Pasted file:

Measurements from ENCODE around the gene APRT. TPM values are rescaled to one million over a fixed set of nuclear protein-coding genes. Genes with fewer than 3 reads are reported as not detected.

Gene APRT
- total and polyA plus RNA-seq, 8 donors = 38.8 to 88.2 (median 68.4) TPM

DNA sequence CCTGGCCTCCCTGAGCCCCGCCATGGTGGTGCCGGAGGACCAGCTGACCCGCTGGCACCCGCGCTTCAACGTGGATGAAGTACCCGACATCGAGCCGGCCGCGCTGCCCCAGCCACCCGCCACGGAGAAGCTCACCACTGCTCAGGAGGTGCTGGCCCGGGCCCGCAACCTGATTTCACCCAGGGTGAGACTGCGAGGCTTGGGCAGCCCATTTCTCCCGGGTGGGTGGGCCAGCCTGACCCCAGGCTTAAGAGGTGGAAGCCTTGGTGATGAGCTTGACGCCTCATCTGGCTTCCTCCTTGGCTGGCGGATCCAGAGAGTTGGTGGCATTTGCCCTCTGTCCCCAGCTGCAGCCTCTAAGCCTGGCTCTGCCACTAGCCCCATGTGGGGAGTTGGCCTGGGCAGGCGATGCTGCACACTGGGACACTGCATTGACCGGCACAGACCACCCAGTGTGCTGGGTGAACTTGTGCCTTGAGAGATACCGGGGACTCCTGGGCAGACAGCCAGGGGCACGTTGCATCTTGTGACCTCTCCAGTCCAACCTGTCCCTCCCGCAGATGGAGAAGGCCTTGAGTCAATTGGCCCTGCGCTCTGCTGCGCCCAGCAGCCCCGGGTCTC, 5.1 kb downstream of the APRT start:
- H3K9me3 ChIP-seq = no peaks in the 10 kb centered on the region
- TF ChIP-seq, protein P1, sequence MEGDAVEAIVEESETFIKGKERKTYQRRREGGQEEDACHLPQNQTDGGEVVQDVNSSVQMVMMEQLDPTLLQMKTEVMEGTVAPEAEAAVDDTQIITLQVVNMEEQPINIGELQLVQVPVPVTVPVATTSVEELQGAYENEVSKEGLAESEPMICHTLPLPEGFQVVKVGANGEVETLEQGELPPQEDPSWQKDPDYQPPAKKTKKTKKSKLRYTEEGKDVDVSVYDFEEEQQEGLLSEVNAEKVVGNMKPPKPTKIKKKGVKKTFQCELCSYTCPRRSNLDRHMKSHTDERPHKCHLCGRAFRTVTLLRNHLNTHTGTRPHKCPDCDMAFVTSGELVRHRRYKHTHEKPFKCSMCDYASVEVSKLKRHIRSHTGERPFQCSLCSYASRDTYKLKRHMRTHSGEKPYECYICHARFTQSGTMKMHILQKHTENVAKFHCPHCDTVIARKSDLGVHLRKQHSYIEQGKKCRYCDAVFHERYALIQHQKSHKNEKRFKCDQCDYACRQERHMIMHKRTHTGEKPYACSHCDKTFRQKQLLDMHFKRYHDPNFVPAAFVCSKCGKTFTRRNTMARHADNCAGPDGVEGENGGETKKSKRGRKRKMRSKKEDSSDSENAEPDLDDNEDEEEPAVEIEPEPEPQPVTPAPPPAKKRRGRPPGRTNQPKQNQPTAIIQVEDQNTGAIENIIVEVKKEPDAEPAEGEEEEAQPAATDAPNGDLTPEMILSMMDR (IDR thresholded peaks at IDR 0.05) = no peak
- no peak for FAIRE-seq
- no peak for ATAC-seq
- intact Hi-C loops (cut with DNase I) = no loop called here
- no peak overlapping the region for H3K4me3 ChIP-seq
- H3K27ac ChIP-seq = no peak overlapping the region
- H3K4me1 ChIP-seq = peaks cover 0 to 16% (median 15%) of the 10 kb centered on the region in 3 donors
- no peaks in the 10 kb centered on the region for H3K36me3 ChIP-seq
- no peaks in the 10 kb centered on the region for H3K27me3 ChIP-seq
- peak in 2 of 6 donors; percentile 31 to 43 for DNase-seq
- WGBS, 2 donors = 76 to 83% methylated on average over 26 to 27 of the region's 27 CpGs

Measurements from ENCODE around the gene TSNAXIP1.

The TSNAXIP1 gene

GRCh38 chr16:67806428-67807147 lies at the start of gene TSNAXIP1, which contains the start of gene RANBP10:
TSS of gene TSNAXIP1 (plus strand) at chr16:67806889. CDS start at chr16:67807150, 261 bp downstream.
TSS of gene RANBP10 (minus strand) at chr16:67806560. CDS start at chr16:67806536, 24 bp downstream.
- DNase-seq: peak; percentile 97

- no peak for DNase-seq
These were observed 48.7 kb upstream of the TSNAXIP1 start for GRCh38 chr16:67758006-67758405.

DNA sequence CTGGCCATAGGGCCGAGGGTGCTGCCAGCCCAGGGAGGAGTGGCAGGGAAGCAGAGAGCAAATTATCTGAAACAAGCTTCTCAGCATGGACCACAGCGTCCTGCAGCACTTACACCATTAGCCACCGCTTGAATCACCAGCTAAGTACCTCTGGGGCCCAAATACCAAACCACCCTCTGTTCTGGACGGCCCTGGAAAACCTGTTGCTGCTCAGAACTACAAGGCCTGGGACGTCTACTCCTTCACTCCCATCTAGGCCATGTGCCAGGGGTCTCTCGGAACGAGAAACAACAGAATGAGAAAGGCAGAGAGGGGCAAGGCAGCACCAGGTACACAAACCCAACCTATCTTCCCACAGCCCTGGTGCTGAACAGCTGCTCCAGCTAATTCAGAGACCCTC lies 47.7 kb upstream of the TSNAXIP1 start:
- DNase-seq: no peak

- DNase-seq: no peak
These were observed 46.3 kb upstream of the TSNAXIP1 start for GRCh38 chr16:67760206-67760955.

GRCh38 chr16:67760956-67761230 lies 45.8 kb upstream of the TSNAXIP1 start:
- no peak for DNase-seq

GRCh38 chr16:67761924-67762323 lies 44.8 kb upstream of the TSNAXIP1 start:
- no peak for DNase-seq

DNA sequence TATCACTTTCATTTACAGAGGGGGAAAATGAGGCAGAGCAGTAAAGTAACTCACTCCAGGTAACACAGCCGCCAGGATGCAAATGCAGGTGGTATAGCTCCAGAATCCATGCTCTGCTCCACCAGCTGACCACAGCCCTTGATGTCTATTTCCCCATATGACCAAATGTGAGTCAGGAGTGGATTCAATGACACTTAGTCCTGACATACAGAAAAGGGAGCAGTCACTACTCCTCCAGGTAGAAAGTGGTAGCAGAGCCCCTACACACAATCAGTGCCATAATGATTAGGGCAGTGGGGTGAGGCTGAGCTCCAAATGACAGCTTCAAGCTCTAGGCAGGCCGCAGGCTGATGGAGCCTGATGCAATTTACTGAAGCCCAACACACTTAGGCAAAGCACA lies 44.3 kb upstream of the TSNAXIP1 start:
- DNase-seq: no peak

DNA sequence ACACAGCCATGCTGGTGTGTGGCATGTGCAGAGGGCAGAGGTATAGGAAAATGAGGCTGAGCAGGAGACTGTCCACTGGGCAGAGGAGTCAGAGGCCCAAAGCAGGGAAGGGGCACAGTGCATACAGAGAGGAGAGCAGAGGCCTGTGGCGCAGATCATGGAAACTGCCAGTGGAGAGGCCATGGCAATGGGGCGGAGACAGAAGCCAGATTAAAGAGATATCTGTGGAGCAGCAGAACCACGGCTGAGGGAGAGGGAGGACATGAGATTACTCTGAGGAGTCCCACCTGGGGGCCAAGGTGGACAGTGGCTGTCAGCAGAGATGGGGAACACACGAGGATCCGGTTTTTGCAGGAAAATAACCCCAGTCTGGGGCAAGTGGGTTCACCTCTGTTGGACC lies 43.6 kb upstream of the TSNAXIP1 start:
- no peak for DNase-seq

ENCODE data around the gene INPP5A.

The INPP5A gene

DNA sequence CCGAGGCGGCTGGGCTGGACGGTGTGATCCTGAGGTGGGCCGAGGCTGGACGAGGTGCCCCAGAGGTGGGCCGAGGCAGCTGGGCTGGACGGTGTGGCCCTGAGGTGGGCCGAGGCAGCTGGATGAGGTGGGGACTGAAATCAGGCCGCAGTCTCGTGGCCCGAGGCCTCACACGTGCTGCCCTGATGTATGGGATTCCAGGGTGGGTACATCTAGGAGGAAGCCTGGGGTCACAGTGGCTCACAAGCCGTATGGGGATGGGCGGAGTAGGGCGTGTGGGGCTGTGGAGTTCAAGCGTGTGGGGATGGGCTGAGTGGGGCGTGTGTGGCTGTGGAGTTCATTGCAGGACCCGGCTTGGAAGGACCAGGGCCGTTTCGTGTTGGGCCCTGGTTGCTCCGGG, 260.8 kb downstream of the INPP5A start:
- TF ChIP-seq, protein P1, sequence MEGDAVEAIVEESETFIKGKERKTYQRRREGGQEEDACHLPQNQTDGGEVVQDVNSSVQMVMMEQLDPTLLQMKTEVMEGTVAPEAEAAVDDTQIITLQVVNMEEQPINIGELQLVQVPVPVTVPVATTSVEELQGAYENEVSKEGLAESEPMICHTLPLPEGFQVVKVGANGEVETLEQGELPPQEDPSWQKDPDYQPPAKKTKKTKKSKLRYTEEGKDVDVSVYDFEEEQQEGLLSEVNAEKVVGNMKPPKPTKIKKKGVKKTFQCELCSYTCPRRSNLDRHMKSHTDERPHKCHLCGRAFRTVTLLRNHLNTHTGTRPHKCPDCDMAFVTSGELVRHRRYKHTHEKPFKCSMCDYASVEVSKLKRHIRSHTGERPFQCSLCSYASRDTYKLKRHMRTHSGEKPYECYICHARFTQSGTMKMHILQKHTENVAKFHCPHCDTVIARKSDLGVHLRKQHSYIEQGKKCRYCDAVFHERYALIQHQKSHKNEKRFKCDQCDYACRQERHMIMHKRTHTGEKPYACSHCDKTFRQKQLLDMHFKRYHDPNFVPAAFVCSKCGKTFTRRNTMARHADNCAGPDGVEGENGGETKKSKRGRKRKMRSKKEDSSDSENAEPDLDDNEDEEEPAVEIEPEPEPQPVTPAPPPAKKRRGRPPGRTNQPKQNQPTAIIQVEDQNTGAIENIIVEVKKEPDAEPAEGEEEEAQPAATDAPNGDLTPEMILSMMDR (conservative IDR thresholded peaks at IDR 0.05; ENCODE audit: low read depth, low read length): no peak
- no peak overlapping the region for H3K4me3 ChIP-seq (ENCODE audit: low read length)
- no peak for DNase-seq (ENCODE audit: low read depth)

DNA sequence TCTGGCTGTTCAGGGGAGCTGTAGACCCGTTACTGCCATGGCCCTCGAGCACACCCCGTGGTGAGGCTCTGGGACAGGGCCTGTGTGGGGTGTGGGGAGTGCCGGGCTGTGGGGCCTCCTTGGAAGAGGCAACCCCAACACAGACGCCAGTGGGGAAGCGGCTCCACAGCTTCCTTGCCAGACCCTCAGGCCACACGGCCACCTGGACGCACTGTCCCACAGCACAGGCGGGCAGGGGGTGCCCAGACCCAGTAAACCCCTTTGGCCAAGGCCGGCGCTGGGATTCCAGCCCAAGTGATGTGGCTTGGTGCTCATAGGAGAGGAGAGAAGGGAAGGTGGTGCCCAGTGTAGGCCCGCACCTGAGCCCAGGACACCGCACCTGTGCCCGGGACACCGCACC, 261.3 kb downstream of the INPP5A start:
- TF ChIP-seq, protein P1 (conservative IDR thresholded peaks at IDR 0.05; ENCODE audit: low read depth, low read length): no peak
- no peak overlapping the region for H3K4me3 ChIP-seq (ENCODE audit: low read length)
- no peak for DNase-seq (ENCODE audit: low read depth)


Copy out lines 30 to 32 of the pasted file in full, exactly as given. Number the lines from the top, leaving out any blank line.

- no peak for DNase-seq

GRCh38 chr16:67761924-67762323 lies 44.8 kb upstream of the TSNAXIP1 start:
- no peak for DNase-seq